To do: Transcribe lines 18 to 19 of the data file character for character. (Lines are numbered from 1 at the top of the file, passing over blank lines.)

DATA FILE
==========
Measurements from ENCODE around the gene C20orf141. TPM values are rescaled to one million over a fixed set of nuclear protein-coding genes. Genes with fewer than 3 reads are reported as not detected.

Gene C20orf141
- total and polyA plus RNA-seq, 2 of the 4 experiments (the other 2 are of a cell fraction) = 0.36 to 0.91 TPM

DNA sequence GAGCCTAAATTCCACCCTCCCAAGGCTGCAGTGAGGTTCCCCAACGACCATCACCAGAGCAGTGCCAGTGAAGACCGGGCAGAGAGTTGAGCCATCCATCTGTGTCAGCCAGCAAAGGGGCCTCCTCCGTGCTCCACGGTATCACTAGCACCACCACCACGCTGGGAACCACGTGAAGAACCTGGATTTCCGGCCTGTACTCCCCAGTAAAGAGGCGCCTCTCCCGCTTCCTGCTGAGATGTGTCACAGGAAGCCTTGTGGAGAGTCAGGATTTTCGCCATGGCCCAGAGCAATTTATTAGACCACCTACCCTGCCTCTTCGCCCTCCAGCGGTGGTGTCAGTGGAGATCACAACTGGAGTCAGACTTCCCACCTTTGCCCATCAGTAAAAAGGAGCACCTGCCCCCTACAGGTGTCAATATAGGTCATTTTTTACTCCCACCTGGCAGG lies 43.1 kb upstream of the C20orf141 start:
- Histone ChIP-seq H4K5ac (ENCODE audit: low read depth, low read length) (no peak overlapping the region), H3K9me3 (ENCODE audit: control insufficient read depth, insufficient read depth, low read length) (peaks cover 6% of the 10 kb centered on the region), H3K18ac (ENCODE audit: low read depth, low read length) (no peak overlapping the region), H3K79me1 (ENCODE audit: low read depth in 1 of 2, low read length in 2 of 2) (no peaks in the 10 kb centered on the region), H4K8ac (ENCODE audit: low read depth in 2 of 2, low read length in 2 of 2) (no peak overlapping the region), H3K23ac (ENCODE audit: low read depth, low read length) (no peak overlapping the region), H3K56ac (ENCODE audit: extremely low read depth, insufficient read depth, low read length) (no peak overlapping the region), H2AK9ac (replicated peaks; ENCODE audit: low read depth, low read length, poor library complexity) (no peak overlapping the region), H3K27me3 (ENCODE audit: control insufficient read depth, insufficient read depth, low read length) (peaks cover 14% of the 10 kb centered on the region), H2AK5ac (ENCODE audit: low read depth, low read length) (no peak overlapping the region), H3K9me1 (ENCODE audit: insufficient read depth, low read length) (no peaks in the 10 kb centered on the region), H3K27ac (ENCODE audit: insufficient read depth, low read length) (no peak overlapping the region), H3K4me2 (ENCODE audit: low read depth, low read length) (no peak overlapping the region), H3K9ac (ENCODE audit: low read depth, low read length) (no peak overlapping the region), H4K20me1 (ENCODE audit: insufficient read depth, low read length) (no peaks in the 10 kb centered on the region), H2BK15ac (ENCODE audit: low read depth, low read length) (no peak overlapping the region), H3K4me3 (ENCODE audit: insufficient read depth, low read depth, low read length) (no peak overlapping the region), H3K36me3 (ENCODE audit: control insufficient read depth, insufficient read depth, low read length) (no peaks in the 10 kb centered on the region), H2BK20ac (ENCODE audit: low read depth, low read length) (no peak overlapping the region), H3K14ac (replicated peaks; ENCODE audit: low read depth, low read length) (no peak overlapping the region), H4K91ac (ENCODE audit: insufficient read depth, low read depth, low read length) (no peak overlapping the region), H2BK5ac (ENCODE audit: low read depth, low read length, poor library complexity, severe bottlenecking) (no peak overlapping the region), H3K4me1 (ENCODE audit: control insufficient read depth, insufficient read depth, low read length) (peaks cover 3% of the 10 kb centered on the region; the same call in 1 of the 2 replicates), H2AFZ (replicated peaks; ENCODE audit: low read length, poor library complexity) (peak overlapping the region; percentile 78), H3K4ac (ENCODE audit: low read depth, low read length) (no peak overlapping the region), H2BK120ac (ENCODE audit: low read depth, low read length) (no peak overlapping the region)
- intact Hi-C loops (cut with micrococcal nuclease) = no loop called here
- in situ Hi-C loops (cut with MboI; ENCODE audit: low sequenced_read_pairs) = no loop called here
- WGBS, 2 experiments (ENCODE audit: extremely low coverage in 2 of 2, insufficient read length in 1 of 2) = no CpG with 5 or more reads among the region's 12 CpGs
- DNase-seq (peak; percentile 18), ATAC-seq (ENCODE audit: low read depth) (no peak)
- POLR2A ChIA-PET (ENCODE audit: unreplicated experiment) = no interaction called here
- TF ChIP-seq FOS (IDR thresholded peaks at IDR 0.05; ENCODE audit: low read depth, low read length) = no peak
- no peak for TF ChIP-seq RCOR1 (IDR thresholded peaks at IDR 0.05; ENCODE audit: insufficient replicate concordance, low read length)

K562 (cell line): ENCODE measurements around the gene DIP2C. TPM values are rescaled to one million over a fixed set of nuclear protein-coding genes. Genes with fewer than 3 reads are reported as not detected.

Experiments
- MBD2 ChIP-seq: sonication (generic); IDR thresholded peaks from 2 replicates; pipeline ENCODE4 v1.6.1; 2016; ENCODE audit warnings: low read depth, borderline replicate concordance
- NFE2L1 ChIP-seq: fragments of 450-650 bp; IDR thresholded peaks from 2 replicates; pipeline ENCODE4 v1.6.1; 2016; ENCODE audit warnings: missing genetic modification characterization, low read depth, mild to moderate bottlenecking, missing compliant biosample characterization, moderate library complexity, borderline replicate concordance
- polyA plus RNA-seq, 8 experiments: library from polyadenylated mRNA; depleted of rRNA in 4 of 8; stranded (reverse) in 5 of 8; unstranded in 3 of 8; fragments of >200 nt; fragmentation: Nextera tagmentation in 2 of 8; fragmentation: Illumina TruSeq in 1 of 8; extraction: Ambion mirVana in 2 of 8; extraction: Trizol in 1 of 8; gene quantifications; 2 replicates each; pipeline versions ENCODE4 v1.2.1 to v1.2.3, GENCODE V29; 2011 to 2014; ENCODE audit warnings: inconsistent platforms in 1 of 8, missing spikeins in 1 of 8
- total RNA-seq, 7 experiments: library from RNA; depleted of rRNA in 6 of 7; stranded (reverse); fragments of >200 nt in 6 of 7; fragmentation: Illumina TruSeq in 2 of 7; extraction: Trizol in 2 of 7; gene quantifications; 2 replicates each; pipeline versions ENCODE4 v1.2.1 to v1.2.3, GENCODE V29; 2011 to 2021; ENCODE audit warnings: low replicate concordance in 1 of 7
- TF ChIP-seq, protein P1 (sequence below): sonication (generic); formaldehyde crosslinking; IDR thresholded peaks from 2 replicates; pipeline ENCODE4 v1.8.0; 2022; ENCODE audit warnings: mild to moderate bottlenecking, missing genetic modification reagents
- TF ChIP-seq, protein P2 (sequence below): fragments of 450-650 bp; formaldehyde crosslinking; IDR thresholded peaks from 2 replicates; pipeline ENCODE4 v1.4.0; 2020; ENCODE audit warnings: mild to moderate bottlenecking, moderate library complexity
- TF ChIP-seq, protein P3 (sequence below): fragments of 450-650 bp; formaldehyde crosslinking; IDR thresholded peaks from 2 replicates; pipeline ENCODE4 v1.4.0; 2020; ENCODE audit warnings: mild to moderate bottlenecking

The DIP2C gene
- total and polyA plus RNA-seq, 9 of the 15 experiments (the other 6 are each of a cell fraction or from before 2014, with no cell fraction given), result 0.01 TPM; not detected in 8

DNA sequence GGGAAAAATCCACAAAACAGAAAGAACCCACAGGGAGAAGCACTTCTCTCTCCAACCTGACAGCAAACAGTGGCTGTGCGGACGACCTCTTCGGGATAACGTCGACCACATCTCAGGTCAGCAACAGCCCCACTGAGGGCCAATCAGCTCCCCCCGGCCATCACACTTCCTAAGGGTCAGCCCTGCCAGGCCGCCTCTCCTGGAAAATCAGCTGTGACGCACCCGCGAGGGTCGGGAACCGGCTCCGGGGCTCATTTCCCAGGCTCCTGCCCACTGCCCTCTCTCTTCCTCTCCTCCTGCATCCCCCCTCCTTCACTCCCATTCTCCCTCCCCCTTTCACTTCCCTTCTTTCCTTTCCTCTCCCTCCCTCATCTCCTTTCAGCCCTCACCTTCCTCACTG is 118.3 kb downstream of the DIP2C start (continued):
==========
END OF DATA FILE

- total RNA-seq, 7 experiments: library from RNA; depleted of rRNA in 6 of 7; stranded (reverse); fragments of >200 nt in 6 of 7; fragmentation: Illumina TruSeq in 2 of 7; extraction: Trizol in 2 of 7; gene quantifications; 2 replicates each; pipeline versions ENCODE4 v1.2.1 to v1.2.3, GENCODE V29; 2011 to 2021; ENCODE audit warnings: low replicate concordance in 1 of 7
- TF ChIP-seq, protein P1 (sequence below): sonication (generic); formaldehyde crosslinking; IDR thresholded peaks from 2 replicates; pipeline ENCODE4 v1.8.0; 2022; ENCODE audit warnings: mild to moderate bottlenecking, missing genetic modification reagents